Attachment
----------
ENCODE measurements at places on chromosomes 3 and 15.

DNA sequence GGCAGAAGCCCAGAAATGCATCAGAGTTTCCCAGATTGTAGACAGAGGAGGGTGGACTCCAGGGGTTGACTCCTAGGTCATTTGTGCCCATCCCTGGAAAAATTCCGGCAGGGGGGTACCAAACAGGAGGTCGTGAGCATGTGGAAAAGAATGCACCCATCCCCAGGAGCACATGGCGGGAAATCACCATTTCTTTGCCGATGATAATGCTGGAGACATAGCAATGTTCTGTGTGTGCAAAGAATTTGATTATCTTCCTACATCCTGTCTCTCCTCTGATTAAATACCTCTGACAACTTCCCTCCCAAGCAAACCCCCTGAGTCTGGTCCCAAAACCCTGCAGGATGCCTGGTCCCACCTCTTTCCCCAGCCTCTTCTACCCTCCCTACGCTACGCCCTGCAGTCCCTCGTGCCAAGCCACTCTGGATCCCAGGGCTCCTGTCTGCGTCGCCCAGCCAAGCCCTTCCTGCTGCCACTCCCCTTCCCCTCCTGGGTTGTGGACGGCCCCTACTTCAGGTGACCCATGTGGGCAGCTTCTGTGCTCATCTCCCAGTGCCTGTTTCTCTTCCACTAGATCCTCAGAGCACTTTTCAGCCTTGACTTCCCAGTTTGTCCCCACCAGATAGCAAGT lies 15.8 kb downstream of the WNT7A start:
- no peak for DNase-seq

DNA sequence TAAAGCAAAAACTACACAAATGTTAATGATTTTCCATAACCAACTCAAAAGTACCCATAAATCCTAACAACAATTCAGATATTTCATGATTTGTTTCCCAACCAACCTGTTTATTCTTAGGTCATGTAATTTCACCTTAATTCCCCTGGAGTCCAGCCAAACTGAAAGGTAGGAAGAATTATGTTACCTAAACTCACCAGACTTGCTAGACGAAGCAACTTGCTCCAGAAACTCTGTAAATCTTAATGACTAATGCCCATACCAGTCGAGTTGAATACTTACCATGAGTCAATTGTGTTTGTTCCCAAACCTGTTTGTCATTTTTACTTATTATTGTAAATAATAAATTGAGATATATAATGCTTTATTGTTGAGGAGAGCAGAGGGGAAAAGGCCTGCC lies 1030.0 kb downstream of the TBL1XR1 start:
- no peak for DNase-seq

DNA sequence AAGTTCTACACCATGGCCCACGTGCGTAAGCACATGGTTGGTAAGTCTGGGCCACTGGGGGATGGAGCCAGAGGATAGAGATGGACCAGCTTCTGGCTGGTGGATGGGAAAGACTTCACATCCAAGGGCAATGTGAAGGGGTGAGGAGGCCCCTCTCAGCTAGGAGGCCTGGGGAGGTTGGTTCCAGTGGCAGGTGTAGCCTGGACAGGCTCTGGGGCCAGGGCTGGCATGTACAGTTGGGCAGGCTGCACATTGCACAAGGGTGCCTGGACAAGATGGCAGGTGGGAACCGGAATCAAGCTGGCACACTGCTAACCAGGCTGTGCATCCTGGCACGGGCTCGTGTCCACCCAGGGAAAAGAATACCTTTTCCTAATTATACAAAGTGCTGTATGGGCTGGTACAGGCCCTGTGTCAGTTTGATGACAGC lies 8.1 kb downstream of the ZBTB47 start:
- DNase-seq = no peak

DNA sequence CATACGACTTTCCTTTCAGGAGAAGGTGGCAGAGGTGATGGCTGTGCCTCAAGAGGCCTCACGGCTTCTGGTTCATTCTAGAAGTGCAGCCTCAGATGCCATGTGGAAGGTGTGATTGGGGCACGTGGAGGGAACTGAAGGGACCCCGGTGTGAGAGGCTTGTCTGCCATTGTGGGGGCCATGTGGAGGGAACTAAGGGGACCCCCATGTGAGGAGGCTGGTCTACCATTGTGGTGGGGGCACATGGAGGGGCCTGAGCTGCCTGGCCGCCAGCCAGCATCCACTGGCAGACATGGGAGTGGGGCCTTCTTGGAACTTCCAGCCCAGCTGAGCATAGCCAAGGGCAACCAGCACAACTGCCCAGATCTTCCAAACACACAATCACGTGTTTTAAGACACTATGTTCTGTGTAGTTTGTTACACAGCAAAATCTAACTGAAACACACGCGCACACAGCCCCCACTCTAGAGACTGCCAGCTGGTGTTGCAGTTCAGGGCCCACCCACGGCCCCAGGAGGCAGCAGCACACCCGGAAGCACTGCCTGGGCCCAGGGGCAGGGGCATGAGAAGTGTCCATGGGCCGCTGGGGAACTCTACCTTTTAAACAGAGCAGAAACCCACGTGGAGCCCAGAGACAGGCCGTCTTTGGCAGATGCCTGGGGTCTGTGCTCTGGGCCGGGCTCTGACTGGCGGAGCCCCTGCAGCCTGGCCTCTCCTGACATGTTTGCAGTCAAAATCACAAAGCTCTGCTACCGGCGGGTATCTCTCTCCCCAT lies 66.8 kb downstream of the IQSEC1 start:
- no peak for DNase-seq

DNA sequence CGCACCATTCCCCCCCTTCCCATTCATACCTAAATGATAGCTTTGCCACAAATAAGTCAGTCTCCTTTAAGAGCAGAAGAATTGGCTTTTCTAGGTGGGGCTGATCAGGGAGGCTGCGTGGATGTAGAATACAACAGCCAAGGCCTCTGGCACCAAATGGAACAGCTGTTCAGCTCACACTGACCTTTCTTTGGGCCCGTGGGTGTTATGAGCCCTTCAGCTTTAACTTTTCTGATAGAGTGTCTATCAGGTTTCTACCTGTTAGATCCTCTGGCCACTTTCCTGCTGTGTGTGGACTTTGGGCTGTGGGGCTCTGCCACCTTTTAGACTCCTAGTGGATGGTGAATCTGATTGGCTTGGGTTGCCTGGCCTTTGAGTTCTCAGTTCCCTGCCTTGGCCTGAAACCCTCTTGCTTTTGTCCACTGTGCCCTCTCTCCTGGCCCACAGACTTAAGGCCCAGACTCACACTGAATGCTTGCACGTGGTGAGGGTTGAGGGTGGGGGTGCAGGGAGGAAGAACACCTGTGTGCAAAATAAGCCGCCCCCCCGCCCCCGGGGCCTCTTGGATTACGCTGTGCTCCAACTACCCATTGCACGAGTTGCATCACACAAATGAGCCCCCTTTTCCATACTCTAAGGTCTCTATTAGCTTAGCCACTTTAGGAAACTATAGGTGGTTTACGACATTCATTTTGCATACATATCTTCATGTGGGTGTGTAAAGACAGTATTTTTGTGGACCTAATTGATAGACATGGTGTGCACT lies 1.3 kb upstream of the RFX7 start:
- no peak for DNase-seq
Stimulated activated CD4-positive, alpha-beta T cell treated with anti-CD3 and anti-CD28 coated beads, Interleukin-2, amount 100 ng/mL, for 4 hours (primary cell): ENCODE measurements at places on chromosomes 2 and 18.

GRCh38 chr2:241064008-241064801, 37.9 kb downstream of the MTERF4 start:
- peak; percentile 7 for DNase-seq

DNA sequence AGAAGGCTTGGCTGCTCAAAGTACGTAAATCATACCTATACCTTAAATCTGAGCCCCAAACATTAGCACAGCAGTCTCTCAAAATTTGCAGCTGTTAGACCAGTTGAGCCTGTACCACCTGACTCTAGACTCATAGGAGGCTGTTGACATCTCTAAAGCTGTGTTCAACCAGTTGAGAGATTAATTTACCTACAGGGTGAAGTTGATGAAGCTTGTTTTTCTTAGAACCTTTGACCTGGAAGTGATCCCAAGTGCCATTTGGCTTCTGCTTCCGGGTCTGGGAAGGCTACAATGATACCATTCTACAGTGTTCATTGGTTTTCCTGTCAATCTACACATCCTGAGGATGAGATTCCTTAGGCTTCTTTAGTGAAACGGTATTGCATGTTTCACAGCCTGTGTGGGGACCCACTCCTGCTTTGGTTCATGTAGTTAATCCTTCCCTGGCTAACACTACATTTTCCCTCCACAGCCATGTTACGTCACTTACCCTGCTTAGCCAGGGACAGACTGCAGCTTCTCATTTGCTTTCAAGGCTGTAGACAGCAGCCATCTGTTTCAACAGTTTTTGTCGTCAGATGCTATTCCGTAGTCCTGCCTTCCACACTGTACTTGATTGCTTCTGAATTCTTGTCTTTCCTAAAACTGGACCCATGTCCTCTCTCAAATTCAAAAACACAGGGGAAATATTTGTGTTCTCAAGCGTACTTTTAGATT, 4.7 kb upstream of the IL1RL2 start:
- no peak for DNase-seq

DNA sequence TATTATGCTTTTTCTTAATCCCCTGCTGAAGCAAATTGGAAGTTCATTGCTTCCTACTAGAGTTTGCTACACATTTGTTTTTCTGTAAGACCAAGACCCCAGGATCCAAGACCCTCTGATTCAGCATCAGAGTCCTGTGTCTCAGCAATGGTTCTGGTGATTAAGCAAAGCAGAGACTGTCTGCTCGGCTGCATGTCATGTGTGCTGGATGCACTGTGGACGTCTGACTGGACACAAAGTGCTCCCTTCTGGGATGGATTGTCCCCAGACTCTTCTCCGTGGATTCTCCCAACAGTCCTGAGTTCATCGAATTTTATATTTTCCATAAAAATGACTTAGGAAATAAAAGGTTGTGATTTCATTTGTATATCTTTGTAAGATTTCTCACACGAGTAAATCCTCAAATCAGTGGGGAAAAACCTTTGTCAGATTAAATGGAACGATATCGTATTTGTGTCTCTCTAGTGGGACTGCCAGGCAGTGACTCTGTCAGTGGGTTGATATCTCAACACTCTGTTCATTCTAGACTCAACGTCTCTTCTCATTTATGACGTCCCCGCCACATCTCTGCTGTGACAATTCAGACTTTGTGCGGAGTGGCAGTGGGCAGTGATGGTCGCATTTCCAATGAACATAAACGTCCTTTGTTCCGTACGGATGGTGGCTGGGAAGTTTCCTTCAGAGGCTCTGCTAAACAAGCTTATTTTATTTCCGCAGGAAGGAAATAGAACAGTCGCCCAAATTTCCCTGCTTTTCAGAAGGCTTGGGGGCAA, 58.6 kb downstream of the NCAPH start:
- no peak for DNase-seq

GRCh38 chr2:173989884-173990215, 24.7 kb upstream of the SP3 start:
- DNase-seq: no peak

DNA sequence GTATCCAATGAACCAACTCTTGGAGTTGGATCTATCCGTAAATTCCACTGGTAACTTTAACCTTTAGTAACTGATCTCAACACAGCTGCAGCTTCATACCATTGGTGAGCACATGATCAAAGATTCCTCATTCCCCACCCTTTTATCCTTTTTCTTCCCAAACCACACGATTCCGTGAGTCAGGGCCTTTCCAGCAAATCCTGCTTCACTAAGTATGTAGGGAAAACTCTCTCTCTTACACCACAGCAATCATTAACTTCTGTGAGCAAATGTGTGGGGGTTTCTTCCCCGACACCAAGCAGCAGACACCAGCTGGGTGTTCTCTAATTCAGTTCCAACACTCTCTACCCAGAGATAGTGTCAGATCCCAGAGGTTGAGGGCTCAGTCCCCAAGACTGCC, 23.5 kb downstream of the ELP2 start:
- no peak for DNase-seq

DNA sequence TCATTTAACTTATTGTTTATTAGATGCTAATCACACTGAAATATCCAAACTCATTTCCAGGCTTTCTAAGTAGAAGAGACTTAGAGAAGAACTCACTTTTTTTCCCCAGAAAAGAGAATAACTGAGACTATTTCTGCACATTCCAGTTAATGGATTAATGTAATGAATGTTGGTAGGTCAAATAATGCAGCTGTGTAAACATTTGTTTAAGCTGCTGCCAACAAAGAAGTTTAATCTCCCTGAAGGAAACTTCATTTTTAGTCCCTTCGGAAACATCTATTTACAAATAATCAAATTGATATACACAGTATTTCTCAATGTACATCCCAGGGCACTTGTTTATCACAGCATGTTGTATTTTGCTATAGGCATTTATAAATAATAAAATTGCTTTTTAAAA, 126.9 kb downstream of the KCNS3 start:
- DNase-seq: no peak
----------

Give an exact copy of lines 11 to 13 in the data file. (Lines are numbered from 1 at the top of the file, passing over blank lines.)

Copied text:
- no peak for DNase-seq
Stimulated activated CD4-positive, alpha-beta T cell treated with anti-CD3 and anti-CD28 coated beads, Interleukin-2, amount 100 ng/mL, for 4 hours (primary cell): ENCODE measurements at places on chromosomes 2 and 18.

GRCh38 chr2:241064008-241064801, 37.9 kb downstream of the MTERF4 start: